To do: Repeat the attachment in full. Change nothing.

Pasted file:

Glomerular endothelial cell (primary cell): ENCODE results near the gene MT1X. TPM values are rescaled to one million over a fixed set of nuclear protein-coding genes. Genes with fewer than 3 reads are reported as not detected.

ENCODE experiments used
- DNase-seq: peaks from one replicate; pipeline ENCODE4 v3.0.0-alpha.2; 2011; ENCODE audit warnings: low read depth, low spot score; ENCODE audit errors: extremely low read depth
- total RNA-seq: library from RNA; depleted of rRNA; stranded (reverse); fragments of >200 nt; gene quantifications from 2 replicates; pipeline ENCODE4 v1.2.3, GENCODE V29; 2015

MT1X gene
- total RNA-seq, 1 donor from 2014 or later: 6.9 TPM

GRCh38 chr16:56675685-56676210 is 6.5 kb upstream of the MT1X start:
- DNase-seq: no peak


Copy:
Glomerular endothelial cell (primary cell): ENCODE results near the gene MT1X. TPM values are rescaled to one million over a fixed set of nuclear protein-coding genes. Genes with fewer than 3 reads are reported as not detected.

ENCODE experiments used
- DNase-seq: peaks from one replicate; pipeline ENCODE4 v3.0.0-alpha.2; 2011; ENCODE audit warnings: low read depth, low spot score; ENCODE audit errors: extremely low read depth
- total RNA-seq: library from RNA; depleted of rRNA; stranded (reverse); fragments of >200 nt; gene quantifications from 2 replicates; pipeline ENCODE4 v1.2.3, GENCODE V29; 2015

MT1X gene
- total RNA-seq, 1 donor from 2014 or later: 6.9 TPM

GRCh38 chr16:56675685-56676210 is 6.5 kb upstream of the MT1X start:
- DNase-seq: no peak